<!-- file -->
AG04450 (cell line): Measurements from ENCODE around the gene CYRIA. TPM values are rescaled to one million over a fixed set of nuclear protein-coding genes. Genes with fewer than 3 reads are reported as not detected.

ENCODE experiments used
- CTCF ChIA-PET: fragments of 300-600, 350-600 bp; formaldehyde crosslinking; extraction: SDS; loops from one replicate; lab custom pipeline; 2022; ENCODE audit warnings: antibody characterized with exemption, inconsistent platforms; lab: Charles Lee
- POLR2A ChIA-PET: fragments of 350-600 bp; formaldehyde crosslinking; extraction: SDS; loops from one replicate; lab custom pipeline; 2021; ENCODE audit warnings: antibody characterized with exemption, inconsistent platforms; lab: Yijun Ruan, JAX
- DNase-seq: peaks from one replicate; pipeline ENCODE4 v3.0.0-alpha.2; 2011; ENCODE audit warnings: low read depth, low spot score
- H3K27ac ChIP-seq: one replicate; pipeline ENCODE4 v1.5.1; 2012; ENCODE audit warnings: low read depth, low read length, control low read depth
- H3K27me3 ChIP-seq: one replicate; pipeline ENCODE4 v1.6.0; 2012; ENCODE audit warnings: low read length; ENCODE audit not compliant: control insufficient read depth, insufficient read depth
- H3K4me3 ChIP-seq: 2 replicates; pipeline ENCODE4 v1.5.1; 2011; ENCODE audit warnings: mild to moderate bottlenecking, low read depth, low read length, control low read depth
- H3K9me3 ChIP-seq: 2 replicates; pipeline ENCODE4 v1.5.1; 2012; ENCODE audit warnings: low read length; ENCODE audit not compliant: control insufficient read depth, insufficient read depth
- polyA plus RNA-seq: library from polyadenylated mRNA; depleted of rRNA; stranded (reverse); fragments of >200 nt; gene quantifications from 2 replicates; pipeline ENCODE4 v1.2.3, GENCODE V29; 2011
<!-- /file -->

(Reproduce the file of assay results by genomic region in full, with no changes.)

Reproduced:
AG04450 (cell line): Measurements from ENCODE around the gene CYRIA. TPM values are rescaled to one million over a fixed set of nuclear protein-coding genes. Genes with fewer than 3 reads are reported as not detected.

ENCODE experiments used
- CTCF ChIA-PET: fragments of 300-600, 350-600 bp; formaldehyde crosslinking; extraction: SDS; loops from one replicate; lab custom pipeline; 2022; ENCODE audit warnings: antibody characterized with exemption, inconsistent platforms; lab: Charles Lee
- POLR2A ChIA-PET: fragments of 350-600 bp; formaldehyde crosslinking; extraction: SDS; loops from one replicate; lab custom pipeline; 2021; ENCODE audit warnings: antibody characterized with exemption, inconsistent platforms; lab: Yijun Ruan, JAX
- DNase-seq: peaks from one replicate; pipeline ENCODE4 v3.0.0-alpha.2; 2011; ENCODE audit warnings: low read depth, low spot score
- H3K27ac ChIP-seq: one replicate; pipeline ENCODE4 v1.5.1; 2012; ENCODE audit warnings: low read depth, low read length, control low read depth
- H3K27me3 ChIP-seq: one replicate; pipeline ENCODE4 v1.6.0; 2012; ENCODE audit warnings: low read length; ENCODE audit not compliant: control insufficient read depth, insufficient read depth
- H3K4me3 ChIP-seq: 2 replicates; pipeline ENCODE4 v1.5.1; 2011; ENCODE audit warnings: mild to moderate bottlenecking, low read depth, low read length, control low read depth
- H3K9me3 ChIP-seq: 2 replicates; pipeline ENCODE4 v1.5.1; 2012; ENCODE audit warnings: low read length; ENCODE audit not compliant: control insufficient read depth, insufficient read depth
- polyA plus RNA-seq: library from polyadenylated mRNA; depleted of rRNA; stranded (reverse); fragments of >200 nt; gene quantifications from 2 replicates; pipeline ENCODE4 v1.2.3, GENCODE V29; 2011